The Sacketts is a great family movie…meaning it’s about a family who will do everything for each other. When the word goes out that they need help, the Sacketts all come running. They are the kind of guys you would want your sons emulating.

Another beloved one from childhood is Down the Long Hills. What could be better than a story about two kids and their horse? I watched this movie so many times growing up. It combined two of my favorite things: kids shouldering the hardest elements of life and coming out ahead, and horses.

We also watched a lot of John Wayne growing up. I still love to hear his voice and see him walk. As I’ve developed my style over the years, I’ve found westerns popping up all over. My characters keep leaning towards long coats and tied down guns. They keep riding in on bikes to take out the bad guys and get the girl. They use rifles, shotguns, and revolvers. All the years of soaking in L’Amour pours out between my stories of magic, doors, and worlds.

I realized I was writing modern, faerie story westerns.

Instead of turning away from the subtle themes, I decided to embrace it. Westerns may not be super popular right now, but they are special to me, and these are my stories. I embrace the mysterious man who saves the day. I embrace the woman who knows how to shoot. I embrace the kids with guts. I embrace strong friendship themes, land themes, and family themes. I embrace the man who is mistaken for a backwater yokel who is rich with wisdom and insight. I embrace friendship between natives and newcomers in the middle of war. I embrace hunters, wild places, dangerous animals, and range wars. I embrace the lawless and the lawman.

These themes push their way into my stories, sometimes without me even noticing. Westerns flavor my work with grit and gunpowder. I’m a Texan reaching deep into my countries own myths and legends.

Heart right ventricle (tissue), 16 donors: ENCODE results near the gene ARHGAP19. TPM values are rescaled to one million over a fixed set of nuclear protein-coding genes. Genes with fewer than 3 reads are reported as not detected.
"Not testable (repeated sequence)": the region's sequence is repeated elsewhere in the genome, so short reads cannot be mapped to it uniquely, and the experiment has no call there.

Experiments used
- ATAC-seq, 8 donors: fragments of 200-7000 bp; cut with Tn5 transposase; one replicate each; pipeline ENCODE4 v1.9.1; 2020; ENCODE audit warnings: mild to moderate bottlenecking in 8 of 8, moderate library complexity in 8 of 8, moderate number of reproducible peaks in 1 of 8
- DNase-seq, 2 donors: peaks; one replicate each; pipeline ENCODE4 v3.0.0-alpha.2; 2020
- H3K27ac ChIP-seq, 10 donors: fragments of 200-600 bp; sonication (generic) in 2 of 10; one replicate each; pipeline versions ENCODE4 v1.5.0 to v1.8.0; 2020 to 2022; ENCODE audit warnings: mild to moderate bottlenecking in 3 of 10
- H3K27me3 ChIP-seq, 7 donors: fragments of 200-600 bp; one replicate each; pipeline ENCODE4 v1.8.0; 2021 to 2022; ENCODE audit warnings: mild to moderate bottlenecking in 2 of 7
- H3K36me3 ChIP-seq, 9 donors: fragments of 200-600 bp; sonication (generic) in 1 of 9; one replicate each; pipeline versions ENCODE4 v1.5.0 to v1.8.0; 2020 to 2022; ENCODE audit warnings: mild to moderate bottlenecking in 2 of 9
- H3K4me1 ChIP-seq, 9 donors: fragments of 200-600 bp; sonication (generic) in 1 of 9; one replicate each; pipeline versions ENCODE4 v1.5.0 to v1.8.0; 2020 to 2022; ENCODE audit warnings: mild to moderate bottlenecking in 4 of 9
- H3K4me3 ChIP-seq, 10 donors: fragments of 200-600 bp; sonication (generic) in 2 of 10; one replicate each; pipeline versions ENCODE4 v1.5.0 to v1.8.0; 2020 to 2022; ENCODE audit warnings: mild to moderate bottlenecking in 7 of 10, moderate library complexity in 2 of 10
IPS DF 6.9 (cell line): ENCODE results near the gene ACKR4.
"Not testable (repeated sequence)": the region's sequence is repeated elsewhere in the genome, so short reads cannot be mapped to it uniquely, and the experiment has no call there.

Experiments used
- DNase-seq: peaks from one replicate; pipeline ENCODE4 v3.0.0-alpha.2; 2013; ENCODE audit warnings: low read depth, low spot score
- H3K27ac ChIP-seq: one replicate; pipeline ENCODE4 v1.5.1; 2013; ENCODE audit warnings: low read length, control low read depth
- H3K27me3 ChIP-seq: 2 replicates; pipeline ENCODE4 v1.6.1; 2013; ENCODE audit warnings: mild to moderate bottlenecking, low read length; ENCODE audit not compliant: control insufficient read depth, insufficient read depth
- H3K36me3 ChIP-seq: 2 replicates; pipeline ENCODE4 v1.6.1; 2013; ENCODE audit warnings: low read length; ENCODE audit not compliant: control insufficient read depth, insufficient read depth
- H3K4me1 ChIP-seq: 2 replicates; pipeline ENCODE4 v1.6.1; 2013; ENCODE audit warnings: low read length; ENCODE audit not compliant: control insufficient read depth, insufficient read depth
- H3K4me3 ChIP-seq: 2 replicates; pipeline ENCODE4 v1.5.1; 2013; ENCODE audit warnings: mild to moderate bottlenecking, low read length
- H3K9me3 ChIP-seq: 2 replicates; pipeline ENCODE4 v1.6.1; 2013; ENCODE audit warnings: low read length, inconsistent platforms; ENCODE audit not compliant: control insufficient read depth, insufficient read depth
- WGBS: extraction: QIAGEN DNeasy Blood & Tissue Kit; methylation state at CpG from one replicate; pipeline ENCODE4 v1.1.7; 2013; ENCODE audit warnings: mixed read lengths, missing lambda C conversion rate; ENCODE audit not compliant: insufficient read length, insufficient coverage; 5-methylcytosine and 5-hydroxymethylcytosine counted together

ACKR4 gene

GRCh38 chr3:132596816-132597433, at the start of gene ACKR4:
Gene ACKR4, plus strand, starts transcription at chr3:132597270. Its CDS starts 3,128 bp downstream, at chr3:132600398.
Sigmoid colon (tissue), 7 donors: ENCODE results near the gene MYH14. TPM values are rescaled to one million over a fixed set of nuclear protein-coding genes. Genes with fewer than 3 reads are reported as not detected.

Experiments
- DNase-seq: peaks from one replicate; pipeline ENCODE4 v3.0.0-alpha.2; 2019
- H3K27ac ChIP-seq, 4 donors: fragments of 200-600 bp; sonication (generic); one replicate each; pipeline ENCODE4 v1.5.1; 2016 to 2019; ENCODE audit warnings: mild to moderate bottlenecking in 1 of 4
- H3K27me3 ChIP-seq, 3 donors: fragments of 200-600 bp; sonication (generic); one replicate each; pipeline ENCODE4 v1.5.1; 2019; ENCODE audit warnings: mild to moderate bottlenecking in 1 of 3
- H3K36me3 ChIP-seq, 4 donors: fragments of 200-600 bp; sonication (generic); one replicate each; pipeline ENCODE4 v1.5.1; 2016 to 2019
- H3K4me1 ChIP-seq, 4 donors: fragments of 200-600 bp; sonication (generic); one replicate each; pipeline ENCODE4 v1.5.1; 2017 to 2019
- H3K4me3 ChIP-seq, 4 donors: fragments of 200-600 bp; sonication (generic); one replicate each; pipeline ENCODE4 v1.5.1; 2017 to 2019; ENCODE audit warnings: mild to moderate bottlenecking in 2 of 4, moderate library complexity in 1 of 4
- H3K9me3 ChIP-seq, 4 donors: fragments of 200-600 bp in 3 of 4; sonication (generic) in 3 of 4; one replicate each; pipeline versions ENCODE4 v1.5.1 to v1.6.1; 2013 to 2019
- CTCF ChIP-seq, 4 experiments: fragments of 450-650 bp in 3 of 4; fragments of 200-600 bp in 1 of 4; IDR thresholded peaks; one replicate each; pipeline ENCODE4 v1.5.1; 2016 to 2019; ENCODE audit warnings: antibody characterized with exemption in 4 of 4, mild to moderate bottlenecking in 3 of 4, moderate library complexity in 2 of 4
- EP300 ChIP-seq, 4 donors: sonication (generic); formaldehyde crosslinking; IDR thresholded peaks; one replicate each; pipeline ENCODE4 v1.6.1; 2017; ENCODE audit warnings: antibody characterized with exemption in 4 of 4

Do you have a favorite Western? Book or movie? Let me know in the comments!   

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4 thoughts on “Why Westerns?

  1. Um, so… yeah. This is so me 🙂

    My favorite element is the man who rides into town, gets drawn into a conflict on the side of the underdog, saves the day, and gets the girl.

    Basically all of my favorite stories involve “a stranger comes to town, and everything changes.” I write that story over and over and over, even when I’m not writing westerns. It’s my favorite plot 😀

    I didn’t read True Grit until I was an adult, but I absolutely love it. Amazing book with such a unique flavor.

    Firefly is awesome. I didn’t watch it when it was originally on, which was just dumb of me. I already loved Joss Whedon’s storytelling, and was a fan of his shows Angel and Buffy the Vampire Slayer, but I didn’t get into Firefly until my b-i-l encouraged me to go see Serenity in the theater. Then I inhaled Firefly. I’ve got a little bronze tag on my keychain that says “shiny” 🙂

    I consider The Magnificent Seven (1960) to be the finest western ever made. It is truly magnificent. It’s high on my list of favorite western movies.

    John Wayne has been my favorite actor since I was in my early teens. Just admire him so very much. His movies are dear to my heart.